Tuesday, March 27, 2012

The Ups and Downs of Social Media ~ Peek At A Writer's Life

Recently, I decided to get on twitter (you can follow me here) since that's just one of those things aspiring authors do to prove to prospective agents and editors that we can handle ourselves in the big bad world of social media.

I created my account, found some of my favorite people to follow and started figuring out how I wanted to throw things out into the void of cyberspace. After a few days I decided to toss a comment to one of the people I followed, because that's really what twitter is about - conversations.

That was a few weeks ago and I've been thinking about this brief three minutes of my life off and on ever since. Don't get me wrong, I haven't been obsessing about it or anything, but I've been thinking about it and what I can learn from it. I've learned that there are some really good things about social media and some really bad things.

Here's what happened. 

I follow Jon Acuff. He's an awesome blogger that makes me think and laugh at the same time. If you don't follow him, you should.

He posted an article, you can read it here, mentioning people posting pictures of notes on instagram for the express purpose of guilting people into clicking "like" so the pictures can become popular. They say things such as "Like this post if you want to cure cancer." I whole-heartedly agree with the article. I'm not on instragram, but the Facebook statuses and email forwards with the same type of message irk me.

Later that same day, Jon (Mr. Acuff? Jon Acuff? What's the proper way to respectfully refer to a public person you don't actually know?) liked a post from instagram that was a note. Now, it was not a note guilting anyone into anything. It was a great message. You can see it here.

You can pack a lot of misunderstanding
into 140 characters. 
I found it a bit ironic that he was liking a picture of a note after writing about pictures of notes. It was such a stark contrast to the types of notes he had been talking about that it struck me as funny and I wondered if he thought it was funny too.

So I told him.

He didn't think it was funny. Or he didn't think I thought it was funny. Or maybe he just wanted to make sure someone who hadn't read the article realized there was a difference. You can pack a lot of misunderstanding into 140 characters.  He answered me almost immediately letting me know that he had not been talking about that kind of instagram note in his article.

I responded back that I had not meant it to be derogatory and that was the end of the conversation.

The Good, The Bad, and The Grumpy

The fact that this conversation happened at all is one of the good things about social media. I don't know Jon. I have never met him, and there's little chance I ever will. The opportunity to talk to someone whose work I like and respect is a neat thing about the internet - twitter especially, from what I can tell.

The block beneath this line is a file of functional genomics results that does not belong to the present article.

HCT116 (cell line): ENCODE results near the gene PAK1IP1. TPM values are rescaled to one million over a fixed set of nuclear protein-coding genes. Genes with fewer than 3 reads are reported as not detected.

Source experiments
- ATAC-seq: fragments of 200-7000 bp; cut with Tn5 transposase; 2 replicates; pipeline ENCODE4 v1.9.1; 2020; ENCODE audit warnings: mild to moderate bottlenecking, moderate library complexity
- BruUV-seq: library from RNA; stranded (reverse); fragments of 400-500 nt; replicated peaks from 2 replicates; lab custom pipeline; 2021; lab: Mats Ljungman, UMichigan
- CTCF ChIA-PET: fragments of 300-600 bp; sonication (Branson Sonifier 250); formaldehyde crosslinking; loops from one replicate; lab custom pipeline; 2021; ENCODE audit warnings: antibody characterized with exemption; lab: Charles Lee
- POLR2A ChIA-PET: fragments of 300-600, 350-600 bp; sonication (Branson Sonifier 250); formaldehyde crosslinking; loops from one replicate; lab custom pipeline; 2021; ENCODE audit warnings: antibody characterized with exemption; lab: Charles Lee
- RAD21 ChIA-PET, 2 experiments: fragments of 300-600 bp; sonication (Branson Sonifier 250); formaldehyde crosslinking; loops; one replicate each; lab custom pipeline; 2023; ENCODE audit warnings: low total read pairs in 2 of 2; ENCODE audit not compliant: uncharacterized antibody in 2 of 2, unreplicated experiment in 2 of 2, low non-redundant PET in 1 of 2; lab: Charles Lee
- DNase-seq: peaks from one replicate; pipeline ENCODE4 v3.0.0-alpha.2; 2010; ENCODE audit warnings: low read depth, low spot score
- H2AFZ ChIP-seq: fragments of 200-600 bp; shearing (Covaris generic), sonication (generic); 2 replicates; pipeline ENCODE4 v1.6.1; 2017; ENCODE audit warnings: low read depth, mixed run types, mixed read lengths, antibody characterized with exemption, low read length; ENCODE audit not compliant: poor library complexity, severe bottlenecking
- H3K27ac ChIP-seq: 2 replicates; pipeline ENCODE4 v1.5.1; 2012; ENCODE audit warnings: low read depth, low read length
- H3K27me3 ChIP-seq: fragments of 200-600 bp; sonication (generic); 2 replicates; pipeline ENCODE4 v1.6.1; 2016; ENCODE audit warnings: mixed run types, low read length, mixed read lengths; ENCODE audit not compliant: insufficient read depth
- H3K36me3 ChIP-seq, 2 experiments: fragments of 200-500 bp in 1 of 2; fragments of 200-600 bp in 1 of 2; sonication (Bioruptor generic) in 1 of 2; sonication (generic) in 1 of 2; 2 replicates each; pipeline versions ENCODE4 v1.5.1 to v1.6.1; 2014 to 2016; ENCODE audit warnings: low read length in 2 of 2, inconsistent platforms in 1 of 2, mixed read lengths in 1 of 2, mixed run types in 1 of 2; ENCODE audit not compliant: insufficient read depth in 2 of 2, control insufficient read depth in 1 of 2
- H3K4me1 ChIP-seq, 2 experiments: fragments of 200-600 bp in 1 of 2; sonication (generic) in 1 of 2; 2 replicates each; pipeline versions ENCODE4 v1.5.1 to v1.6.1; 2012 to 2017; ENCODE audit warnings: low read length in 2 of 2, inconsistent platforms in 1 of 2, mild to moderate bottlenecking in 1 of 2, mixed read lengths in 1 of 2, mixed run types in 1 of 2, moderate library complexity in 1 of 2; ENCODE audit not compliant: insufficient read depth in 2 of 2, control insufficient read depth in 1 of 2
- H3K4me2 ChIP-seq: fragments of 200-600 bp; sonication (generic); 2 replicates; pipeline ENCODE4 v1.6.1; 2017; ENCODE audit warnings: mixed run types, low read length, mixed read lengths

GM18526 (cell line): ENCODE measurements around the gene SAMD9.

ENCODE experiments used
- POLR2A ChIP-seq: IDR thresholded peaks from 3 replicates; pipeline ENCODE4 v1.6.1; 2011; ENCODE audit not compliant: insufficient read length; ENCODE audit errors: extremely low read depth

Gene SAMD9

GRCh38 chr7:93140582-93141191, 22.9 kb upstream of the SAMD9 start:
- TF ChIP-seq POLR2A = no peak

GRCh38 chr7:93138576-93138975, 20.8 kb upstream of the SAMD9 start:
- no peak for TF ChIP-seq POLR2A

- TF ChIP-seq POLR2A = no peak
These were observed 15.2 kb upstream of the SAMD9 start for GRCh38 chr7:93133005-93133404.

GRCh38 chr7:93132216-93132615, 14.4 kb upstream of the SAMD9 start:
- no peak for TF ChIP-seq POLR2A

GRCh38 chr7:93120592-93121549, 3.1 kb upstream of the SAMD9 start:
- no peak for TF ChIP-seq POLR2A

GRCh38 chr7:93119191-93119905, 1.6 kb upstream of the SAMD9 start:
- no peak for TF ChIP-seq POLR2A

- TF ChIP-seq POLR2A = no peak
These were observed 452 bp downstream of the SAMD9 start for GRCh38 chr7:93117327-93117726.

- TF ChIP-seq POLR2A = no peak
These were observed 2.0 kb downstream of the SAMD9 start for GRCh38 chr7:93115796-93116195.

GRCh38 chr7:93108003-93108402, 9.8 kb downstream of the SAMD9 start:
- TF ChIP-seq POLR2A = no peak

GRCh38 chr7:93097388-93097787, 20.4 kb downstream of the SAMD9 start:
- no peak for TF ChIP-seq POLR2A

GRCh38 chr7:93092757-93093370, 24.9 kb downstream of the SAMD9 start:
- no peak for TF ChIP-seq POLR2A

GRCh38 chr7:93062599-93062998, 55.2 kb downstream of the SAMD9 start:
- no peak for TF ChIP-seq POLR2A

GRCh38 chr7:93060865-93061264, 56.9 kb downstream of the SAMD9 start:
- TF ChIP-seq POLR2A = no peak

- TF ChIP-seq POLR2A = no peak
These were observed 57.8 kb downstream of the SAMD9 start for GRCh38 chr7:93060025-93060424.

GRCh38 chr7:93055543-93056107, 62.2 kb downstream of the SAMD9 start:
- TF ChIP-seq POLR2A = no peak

The fact that it was a short back and forth and not a real conversation where people actually discuss things until they both understand each other is the bad thing.

I get really sad when I think I've hurt someone's feelings. I get really grumpy when I feel like I've acted like an idiot. Despite that, I'm really glad this happened. Why? Two reasons:

1. I'll be more careful in the future. I try to be really careful anyway, but I see now I could have said something else to create less confusion. I thought I was being funny the way I worded it. Clearly it didn't work.

2. I'll be a bit more understanding (I hope!) when it's me on the other side. God willing, I will one day have followers I've never met and people messaging me with things that can be taken multiple ways. If I remember this moment, maybe I'll be more inclined to give them the benefit of the doubt.

You'll notice I'm not siting the actual conversation and I'm posting this three weeks after it happened. Why? Because the conversation isn't what's important. To have everyone else analyzing three little sentences would be pointless and I'm pretty sure I'd come out the bad guy, or at least the wrong guy. The conversation itself is not what this post is about. It's about what I learned about social media from it.

Wrapping It Up

Is all this social media a good thing? I think so. I know I keep in touch with people I otherwise wouldn't. It gives me more direct contact with people I would normally only see once or twice a week. As a writer, it will let me connect with my readers (when I have some!) in ways authors weren't able to before.

I also think it's something we need to be very careful with. A simple misunderstanding can have massive repercussions. In some cases, it can mean the end of a friendship or even a division in a church. In my case it's just a few moments of embarrassment. Unless Jon uses Google Alerts, finds this article, and decides to read it. In which case... Hi, Jon! Hope you enjoyed it.

So think twice before you post. Make sure your meaning is clear. And if you only have 140 characters, try to make sure they're the right ones.

The Silver Lining

The only good thing is that I have since learned that I think I used the @Reply differently than I thought I had, so it's pretty likely that no one but me and Jon saw the conversation. And that is a blessing.

What about you? Have limited space or lack of ability to transmit tone gotten you in trouble on the internet?

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